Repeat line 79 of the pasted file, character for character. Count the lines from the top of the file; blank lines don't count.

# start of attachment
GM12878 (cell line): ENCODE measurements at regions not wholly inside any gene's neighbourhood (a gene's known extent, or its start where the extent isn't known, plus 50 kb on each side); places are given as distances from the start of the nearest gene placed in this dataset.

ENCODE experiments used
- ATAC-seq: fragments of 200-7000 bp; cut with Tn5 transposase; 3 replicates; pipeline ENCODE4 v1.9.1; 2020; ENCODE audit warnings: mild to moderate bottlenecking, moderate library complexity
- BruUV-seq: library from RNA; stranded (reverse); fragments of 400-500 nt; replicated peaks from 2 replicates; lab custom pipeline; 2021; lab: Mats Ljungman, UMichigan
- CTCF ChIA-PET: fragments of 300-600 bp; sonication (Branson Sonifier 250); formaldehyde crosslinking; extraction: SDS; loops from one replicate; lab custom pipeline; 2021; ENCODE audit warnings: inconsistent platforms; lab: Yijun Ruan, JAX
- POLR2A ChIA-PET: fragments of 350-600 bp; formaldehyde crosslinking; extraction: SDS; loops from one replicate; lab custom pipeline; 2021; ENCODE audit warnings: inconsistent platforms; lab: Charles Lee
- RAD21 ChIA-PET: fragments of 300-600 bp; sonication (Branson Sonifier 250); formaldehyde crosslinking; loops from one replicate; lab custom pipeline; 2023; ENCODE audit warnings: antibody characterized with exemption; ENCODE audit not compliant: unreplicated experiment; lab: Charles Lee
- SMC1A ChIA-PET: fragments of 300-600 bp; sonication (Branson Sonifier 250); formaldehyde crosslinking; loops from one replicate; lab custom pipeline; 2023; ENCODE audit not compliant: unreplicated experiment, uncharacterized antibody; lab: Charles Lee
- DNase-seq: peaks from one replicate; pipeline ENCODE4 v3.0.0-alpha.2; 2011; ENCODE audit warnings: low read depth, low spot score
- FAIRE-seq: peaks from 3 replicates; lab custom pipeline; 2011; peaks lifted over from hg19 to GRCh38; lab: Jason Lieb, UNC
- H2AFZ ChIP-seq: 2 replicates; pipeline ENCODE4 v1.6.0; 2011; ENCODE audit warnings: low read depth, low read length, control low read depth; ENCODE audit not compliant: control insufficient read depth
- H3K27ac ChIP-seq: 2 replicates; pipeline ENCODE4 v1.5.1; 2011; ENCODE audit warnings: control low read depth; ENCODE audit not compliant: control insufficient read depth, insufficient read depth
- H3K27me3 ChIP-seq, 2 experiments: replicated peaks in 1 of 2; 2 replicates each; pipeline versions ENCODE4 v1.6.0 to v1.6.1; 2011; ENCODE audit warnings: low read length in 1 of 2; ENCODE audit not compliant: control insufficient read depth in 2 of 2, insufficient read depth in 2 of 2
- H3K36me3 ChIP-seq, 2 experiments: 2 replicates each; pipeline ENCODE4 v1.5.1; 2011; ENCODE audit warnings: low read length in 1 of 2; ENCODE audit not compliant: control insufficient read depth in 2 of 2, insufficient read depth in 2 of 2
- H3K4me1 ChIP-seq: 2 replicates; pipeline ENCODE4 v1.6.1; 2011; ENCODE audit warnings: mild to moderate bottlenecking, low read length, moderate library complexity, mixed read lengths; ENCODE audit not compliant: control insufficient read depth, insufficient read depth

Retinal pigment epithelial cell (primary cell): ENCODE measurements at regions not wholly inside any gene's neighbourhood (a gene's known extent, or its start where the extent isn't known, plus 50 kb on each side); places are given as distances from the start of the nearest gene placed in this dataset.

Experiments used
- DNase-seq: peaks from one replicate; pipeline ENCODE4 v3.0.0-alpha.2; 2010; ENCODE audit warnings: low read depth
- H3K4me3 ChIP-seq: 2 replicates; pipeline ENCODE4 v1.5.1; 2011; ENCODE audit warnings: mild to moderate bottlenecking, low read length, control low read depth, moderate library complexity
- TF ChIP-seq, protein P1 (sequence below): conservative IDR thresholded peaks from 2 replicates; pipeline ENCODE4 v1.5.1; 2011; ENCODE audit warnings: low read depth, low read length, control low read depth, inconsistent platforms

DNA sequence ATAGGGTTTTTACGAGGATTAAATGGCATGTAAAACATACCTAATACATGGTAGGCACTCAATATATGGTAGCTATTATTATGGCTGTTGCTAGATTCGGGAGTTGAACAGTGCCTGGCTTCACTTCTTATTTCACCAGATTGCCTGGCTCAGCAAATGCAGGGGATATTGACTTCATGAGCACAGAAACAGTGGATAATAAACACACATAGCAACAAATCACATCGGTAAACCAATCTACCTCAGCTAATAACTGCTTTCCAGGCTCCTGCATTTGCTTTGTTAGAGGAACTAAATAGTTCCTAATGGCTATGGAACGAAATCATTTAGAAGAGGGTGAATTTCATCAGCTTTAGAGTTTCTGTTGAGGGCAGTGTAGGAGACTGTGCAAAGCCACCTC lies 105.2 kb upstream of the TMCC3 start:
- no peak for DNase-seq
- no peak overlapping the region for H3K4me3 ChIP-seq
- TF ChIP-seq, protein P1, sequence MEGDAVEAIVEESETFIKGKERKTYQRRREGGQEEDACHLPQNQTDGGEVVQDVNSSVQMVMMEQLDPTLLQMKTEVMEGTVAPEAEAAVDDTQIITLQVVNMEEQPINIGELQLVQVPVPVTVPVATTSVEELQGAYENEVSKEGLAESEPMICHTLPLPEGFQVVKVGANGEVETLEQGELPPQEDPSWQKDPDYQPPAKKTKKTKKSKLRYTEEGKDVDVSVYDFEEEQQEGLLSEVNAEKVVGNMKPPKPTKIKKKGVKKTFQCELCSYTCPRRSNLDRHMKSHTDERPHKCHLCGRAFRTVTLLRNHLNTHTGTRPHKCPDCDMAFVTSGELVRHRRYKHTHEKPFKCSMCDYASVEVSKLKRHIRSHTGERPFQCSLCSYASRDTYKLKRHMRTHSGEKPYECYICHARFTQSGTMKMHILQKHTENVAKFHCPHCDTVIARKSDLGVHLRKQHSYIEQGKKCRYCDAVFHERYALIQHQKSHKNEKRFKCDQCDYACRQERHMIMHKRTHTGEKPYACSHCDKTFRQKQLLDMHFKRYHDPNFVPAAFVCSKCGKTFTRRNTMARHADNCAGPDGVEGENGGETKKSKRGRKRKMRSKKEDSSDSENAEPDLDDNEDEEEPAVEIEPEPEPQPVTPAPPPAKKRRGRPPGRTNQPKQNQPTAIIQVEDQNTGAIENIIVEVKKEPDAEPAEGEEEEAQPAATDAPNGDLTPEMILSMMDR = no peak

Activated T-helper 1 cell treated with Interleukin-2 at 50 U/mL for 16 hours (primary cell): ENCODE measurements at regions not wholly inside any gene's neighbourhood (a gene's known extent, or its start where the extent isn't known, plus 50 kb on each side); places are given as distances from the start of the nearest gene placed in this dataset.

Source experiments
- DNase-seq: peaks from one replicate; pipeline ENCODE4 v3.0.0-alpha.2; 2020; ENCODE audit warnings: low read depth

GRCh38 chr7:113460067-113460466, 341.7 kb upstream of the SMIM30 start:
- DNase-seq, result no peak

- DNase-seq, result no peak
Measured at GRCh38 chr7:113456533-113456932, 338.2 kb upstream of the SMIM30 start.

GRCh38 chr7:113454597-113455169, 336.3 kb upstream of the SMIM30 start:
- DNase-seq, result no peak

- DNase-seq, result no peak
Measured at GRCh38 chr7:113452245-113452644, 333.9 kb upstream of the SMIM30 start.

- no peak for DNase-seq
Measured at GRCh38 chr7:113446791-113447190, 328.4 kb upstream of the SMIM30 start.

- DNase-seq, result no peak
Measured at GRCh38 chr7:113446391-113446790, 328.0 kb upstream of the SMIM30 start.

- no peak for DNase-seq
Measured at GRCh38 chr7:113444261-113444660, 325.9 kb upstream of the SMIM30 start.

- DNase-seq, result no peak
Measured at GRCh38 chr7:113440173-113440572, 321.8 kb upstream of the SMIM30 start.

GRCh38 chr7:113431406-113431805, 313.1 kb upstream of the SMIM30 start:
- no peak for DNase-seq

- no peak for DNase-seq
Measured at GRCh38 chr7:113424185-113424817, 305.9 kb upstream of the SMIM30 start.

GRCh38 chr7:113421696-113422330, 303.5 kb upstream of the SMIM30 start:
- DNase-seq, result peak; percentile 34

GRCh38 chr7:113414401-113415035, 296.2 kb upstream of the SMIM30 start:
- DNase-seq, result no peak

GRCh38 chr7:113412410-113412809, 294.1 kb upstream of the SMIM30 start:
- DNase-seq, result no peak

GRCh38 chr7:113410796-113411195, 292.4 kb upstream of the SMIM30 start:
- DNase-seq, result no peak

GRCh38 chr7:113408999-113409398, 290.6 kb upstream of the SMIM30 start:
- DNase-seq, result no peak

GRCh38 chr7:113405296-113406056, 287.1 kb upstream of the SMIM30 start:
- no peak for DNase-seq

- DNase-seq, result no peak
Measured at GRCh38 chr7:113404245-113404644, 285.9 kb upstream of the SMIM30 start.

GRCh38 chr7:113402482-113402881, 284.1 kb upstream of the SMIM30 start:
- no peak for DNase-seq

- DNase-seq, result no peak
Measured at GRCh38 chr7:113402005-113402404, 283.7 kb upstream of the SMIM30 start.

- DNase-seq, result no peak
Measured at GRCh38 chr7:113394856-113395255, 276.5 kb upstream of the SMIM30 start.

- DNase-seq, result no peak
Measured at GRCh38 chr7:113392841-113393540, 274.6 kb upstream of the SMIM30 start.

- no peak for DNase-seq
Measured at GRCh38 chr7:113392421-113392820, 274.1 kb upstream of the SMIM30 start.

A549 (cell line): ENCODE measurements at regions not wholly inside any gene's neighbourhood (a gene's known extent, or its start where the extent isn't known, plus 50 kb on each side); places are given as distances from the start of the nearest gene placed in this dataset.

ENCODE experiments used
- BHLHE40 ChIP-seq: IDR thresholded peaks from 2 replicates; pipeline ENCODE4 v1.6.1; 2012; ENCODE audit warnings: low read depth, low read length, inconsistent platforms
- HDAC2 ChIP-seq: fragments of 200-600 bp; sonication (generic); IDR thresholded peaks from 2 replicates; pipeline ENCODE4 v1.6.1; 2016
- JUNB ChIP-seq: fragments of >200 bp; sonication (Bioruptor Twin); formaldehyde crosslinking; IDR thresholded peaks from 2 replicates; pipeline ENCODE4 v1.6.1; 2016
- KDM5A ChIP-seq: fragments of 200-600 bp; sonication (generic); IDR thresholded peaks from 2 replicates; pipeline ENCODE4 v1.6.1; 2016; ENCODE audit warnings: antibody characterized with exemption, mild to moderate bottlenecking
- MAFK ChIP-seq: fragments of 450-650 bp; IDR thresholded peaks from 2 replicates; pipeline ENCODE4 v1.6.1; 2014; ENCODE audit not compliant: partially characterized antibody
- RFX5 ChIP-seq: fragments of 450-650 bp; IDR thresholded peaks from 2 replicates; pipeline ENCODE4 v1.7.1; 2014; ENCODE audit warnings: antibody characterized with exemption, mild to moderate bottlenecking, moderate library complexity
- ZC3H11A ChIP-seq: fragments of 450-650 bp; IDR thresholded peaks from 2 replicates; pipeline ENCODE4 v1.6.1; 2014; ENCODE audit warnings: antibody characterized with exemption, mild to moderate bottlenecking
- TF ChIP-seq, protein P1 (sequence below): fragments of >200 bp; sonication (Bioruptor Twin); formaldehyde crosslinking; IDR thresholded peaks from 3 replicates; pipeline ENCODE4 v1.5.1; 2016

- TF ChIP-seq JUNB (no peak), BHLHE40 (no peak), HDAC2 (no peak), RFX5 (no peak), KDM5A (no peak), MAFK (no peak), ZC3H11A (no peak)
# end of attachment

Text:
- RFX5 ChIP-seq: fragments of 450-650 bp; IDR thresholded peaks from 2 replicates; pipeline ENCODE4 v1.7.1; 2014; ENCODE audit warnings: antibody characterized with exemption, mild to moderate bottlenecking, moderate library complexity